Of course, no single technique is perfect. But the cost effectiveness of the technique described here dwarfs all other approaches because it is both low cost, minimally disruptive (it would add a second to the ritual you currently have to go through when you check in and in many ways it will be more convenient), and is applicable to a wide variety of threats, making it at least 1,000 times more difficult for a terrorist to succeed in most cases (a typical brain fingerprint is 99.9% accurate in each area probed).
The approach we take is to use high technology to identify which people are “security risks”
Fighting terrorists by trying to secure each possible threat is a losing battle. It’s a lot like trying to get rid of ants in your home by sealing up all the cracks. You’ll never succeed. However, the same technique that is the most effective in eradicating ants in your home can be used to eradicate the threat of terrorism in the US.
In general, the most cost effective way to combat terrorism is to do three things:
1. Deny entrance to our country to people with a high security risk profile
2. Determine which foreign nationals currently in the US have an unacceptably high security risk profile (e.g., members of al Qaeda) and expel them
3. Determine which US citizens have a high “security risk profile” and, if they are unable to lower their risk profile using one of the methods described below, restrict their privileges based on their risk profile (e.g., we might only allow air passengers who are trained to fly a commercial jet if there are no other “risky” profiles on the same flight; and we might deny flight training, airplane rental or purchase, to anyone with a “risky” profile or we might require the presence of a sufficient number of air marshals to counter the risk profile of a given flight).
“Security risk profile” is just a fancy term for the results of a security screen that El Al puts all their passengers through and that we should be putting all our passengers through.
Unfortunately, currently deployed methods for determining whether someone is likely to be a terrorist are ineffective and expensive. It would require an army of trained interrogators, would be subject to human error on the part of the examiner, could be fooled by a well trained terrorist, would be very expensive, would not work well on people who do not speak the language of the interrogator, and would be a major passenger inconvenience. So we like the benefit, but we just can’t afford the cost.In addition, the Bush administration wants federal agents to be able to detain immigrants indefinitely if they are suspected of “lending support” to terrorist organizations but critics say the standard is disturbingly vague. Our system addresses all of these problems.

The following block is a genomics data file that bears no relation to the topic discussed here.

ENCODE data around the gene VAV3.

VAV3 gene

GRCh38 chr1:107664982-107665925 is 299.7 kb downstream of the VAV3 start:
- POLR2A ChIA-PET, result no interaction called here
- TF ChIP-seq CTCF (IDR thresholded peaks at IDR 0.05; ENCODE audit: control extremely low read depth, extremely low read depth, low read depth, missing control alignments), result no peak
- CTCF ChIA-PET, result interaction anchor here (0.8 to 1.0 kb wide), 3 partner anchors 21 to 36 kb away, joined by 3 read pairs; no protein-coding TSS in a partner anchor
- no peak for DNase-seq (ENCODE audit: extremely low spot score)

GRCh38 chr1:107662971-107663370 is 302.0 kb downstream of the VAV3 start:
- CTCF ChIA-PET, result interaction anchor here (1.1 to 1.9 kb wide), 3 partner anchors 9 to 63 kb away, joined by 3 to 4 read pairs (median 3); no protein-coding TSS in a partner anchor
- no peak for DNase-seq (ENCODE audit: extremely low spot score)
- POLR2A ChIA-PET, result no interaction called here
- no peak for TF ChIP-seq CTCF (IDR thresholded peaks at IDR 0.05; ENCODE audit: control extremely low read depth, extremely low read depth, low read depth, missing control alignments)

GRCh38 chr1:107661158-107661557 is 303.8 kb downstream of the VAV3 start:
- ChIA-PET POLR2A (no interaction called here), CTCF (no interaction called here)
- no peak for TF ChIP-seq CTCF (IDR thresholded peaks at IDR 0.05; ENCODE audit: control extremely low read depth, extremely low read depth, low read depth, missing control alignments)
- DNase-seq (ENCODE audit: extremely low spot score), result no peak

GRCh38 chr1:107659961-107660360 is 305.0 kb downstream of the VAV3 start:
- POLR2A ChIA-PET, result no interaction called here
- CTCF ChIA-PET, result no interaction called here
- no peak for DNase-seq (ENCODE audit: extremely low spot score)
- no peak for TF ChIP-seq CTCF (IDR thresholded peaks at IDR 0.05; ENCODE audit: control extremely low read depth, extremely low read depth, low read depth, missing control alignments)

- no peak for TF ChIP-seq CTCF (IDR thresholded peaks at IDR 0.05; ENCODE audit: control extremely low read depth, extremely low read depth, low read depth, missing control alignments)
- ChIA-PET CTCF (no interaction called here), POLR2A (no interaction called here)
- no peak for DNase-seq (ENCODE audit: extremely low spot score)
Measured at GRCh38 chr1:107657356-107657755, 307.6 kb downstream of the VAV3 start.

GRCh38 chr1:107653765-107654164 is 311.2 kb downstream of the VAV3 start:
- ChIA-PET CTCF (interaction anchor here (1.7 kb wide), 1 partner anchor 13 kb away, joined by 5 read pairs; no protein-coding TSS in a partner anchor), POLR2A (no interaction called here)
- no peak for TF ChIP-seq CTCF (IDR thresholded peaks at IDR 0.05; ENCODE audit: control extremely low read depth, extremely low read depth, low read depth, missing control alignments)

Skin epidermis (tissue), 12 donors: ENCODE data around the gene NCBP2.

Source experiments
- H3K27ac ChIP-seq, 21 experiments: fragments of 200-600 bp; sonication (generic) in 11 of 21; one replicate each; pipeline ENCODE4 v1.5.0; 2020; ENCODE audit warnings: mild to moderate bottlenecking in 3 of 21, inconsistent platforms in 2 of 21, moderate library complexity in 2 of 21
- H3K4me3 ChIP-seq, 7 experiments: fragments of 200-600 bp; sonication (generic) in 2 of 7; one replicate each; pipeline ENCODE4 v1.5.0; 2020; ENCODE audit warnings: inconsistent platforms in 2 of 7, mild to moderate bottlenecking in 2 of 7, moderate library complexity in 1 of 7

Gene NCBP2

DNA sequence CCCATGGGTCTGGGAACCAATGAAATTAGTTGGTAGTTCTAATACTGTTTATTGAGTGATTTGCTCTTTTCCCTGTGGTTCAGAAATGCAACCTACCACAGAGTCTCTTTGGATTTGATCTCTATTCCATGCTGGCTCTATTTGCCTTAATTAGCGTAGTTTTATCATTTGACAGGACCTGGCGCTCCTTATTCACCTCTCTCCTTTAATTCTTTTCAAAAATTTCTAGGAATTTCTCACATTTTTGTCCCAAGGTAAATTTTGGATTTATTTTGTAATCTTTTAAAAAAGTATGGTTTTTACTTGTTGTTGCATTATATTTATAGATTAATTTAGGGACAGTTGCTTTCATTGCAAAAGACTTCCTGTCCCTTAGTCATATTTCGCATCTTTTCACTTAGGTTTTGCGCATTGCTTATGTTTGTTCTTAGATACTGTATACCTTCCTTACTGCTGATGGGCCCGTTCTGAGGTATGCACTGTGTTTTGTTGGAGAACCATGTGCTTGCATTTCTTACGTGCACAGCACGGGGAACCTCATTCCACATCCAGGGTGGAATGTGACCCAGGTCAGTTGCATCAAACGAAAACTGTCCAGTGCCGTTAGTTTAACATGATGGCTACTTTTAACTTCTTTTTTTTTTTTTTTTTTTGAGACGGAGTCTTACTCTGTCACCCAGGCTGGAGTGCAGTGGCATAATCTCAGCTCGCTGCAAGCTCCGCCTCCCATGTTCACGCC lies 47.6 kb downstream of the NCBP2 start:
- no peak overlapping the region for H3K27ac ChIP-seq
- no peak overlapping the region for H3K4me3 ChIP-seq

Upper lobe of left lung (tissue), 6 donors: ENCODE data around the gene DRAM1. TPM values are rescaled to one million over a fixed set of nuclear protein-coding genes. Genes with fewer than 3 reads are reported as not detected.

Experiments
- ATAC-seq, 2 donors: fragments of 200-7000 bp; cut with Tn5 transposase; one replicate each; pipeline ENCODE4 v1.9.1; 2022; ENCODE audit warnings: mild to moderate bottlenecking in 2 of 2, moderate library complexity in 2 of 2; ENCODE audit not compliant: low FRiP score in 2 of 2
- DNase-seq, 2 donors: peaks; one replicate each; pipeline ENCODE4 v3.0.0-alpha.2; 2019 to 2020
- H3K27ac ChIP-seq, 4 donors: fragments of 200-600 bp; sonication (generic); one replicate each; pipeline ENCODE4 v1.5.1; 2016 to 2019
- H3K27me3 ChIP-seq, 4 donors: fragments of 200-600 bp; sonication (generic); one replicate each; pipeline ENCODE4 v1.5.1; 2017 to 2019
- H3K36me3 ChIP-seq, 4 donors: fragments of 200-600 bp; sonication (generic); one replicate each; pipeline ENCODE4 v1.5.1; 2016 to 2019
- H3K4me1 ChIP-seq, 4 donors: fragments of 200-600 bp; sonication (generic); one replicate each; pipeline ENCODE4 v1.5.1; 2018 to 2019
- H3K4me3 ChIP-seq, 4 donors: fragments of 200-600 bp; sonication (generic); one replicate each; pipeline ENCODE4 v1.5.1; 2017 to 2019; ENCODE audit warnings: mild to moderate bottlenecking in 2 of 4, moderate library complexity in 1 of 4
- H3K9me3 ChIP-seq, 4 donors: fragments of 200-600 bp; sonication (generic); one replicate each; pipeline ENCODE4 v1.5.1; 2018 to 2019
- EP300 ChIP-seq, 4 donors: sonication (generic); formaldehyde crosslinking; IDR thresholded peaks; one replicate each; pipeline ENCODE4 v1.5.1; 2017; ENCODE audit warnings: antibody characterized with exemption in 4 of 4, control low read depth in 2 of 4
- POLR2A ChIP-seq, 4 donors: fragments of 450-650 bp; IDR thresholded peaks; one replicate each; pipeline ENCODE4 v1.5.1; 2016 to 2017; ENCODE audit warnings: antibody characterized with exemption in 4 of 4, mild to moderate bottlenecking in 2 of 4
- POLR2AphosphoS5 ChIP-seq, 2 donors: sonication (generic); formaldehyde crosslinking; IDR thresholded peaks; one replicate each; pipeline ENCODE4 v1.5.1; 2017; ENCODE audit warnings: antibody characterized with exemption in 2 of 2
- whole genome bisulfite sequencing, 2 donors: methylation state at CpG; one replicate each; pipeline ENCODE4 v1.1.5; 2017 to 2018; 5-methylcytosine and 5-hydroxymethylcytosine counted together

The system described here is much more than a highly automated and incredibly more accurate version of the “manual security” screen that El Al does. Unlike the El Al procedure, it can be done in a fraction of the time and expense of the manual procedure. It has all the benefits we need and more: it cannot be fooled, it can test all known terrorist risk items accurately, it does not get fatigued, it does not require human interpretation, intervention or monitoring. All this is available to us at a price far less than the costs we are now paying to provide today’s (minimal) security. And because it’s objective and quantitative (rather than just qualitative), the federal government can set a specific number in legislation and remove the ambiguity we just described, e.g., we can detain indefinitely any immigrant who scores 90% or better on 2 or more terrorist risk factors. Furthermore, the security profile can be easily shared to enable authentication at other sensitive locations at minimal cost with very high accuracy.
Brain fingerprinting is the only technology available today capableof accurately screening people against known terrorist risk factorsWe can apply a technique known as “brain fingerprinting” that has already proven by the FBI to be 100% accurate in related applications to our new application: determining the “security risk profile” of any person in the country. That doesn’t require a large leap of faith since a terrorist is part “agent” and part “murderer” and brain fingerprinting has already proven effective at detecting both areas (distinguishing FBI agents from non-agents and murders from innocent people). The inventor of brain fingerprinting, former Harvard Medical School faculty member Dr. Lawrence Farwell, has verified that we can screen a person against “known terrorist threats” in as little as 10 minutes using this technique. Of course, the 10 minute screen would be a fairly basic level screen to uncover any obvious “risk factors” such as knowledge of certain basic terrorist techniques. Depending on the public tolerance for such screening, the length of the screen can adjusted in either direction, although 10 minutes is probably the minimum.
How it works
The key elements of our terrorist risk identification system are:
- Once every few years, each person who wishes to travel puts on a headset and watches video images for 10 minutes. This action allows us to establish a “security risk profile” and tie that profile to his iris data. We also scan other biometric data for use in authentication at gates and ticket counters. Optionally an ID card is produced by the system to aid in identification. There are banks of these machines set up in airports, just like telephone booths. They can be used at any time to enroll people (not just day of flight). A single enrollment is like a driver’s license; it is good for several years. However, in the event of a new threat, you must come back to the machine and get an “incremental scan” to update your risk profile to cover the latest threat (it may be required immediately or there may be a grace period, depending on the urgency of the new threat).